Anaconda residents raise fears over contamination from proposed slag project

Mona Mattei
By Mona Mattei
December 3rd, 2010

Residents of Anaconda near the historic slag piles of Greenwood, B.C. are determined to voice their fears over carcinogens that could be released if a new mining proposal moves forward. Although the call for public input on the permit has closed, local Mary Jane Prutton said that the company’s initial presentation did not give enough information for the residents to understand the full implications of the proposal and they want to be heard.   “It’s not that everybody is against industry at all,” said Prutton. “It’s about the repercussions of reopening that claim. In Trail they are removing their slag and they are hitting pockets of sulfur in it. (A neighbour’s son) was also listing a number of possible carcinogens that were not mentioned at the meeting here in Greenwood. This is right in everybody’s backyard. What are they going to open up? The dust from that is going to settle, and the dust has carcinogens in it and it’s going to settle on our properties.”   Prutton said that futher concerns are the impact on air quality once the slag starts to be broken up, what roadways are being used to truck the slag, and the risk of chemicals leaching into the nearby Boundary Creek.   “There are a lot of people who have something to say about it,” said Prutton. “There was very little information that came out at that meeting. It was just enough to get everybody all in an uproar, but not really informative.”   In October Greenwood Solar Systems BC Ltd. presented to the community their plans to develop a solar production facility in the small city. This facility would use slag mined from the piles near Anaconda which would then be broken down to remove precious metals and then the remnants used to make solar panels. The company, primarily headed by Joe Falkosky, revised a previously approved mining permit to alter the volume of mining proposed and resubmitted it to the Ministry of Forest, Mines and Lands.   The permit request was provided to the Regional District of Kootenay Boundary’s Planning and Development Committee for comment before final approval, and an ad from the Ministry was placed in the local paper for public input. According to Mark Andison, director of planning for the RDKB, they have very little control over mining activity and that there is no requirement for an environmental assessment under provincial rules. Andison also said that the planning committee did not receive any information from the public meeting.   “We got the referral from the mines branch in mid-November and the planning and development committee passed a resolution to support the Falkosky application,” said Andison. “We’re not approving the application or the process. They ask us to look at the application from the perspective of the regional district’s bylaws and policies. In electoral area E we don’t have any bylaws. Even if we did, the regional district is restricted from regulating mining activity.”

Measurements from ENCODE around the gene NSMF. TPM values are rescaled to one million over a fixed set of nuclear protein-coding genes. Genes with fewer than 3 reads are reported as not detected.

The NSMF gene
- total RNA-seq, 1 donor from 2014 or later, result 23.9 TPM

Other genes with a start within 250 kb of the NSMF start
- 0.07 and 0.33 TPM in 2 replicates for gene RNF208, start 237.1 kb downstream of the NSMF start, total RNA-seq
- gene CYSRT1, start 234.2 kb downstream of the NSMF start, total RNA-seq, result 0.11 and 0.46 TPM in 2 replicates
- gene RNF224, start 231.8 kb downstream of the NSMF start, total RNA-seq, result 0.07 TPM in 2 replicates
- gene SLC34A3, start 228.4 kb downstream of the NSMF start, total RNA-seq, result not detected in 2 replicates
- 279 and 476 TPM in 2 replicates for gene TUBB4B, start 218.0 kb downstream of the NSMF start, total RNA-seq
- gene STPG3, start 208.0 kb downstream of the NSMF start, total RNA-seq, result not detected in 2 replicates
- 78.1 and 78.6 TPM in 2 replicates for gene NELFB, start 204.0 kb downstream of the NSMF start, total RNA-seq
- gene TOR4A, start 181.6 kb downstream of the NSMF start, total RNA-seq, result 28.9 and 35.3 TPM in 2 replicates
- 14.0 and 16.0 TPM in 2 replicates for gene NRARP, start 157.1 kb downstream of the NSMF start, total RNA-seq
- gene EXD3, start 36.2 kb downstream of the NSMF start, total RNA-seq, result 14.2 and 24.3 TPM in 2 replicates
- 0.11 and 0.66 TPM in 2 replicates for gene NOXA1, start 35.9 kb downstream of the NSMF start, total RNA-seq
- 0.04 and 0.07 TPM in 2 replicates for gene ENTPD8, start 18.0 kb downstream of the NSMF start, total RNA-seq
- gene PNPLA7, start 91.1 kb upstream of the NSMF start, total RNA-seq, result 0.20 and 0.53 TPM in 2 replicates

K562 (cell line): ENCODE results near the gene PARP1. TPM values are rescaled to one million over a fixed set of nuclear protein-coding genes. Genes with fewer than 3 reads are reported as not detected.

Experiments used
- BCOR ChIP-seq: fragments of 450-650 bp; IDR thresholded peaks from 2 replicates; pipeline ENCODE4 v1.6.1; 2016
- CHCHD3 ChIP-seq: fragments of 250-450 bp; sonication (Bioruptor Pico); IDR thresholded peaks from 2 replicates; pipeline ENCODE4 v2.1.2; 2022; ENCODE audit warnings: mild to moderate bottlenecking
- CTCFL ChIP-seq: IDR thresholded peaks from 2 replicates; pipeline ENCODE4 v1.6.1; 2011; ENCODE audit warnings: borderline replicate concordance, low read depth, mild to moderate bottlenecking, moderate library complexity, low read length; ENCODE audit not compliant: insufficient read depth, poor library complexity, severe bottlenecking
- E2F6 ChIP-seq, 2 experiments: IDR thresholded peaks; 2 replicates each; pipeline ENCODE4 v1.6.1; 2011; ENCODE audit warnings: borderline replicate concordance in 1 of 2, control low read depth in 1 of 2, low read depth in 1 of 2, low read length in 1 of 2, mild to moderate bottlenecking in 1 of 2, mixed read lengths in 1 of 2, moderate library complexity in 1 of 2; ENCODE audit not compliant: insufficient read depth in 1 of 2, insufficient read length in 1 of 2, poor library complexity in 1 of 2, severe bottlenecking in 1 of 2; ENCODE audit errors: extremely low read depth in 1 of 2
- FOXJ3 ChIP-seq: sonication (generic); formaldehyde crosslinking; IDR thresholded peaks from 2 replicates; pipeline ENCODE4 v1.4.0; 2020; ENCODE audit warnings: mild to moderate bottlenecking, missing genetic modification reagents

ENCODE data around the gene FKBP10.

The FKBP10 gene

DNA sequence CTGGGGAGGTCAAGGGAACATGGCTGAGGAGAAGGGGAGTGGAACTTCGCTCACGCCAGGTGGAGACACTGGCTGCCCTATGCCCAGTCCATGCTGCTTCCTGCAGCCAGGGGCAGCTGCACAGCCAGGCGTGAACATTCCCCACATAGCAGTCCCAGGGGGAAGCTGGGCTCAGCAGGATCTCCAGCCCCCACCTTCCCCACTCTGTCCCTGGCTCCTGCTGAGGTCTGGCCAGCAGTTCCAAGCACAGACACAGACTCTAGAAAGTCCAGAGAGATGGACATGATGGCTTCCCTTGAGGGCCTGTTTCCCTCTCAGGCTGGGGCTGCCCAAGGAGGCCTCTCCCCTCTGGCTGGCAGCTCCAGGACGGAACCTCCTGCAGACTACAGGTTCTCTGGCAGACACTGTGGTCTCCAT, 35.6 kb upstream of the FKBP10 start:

Prutton will be putting a meeting together of the Anaconda area ratepayers association in the New Year to make a presentation to the City of Greenwood who is a part owner in the slag in hopes of having some impact on the process.